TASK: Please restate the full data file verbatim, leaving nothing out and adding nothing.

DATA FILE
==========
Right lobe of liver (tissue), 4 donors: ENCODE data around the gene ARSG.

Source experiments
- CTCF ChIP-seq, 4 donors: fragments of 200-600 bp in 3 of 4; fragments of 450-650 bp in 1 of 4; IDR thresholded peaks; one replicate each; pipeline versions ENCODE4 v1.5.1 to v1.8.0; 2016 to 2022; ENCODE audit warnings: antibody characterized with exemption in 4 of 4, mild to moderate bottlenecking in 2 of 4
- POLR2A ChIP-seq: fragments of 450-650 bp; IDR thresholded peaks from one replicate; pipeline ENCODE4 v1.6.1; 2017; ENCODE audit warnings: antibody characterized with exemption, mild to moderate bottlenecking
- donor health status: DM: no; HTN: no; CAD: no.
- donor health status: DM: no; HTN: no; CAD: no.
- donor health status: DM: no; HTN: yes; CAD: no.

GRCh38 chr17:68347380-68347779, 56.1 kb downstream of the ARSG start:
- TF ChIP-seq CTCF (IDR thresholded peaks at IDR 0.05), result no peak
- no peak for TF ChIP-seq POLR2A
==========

Right lobe of liver (tissue), 4 donors: ENCODE data around the gene ARSG.

Source experiments
- CTCF ChIP-seq, 4 donors: fragments of 200-600 bp in 3 of 4; fragments of 450-650 bp in 1 of 4; IDR thresholded peaks; one replicate each; pipeline versions ENCODE4 v1.5.1 to v1.8.0; 2016 to 2022; ENCODE audit warnings: antibody characterized with exemption in 4 of 4, mild to moderate bottlenecking in 2 of 4
- POLR2A ChIP-seq: fragments of 450-650 bp; IDR thresholded peaks from one replicate; pipeline ENCODE4 v1.6.1; 2017; ENCODE audit warnings: antibody characterized with exemption, mild to moderate bottlenecking
- donor health status: DM: no; HTN: no; CAD: no.
- donor health status: DM: no; HTN: no; CAD: no.
- donor health status: DM: no; HTN: yes; CAD: no.

GRCh38 chr17:68347380-68347779, 56.1 kb downstream of the ARSG start:
- TF ChIP-seq CTCF (IDR thresholded peaks at IDR 0.05), result no peak
- no peak for TF ChIP-seq POLR2A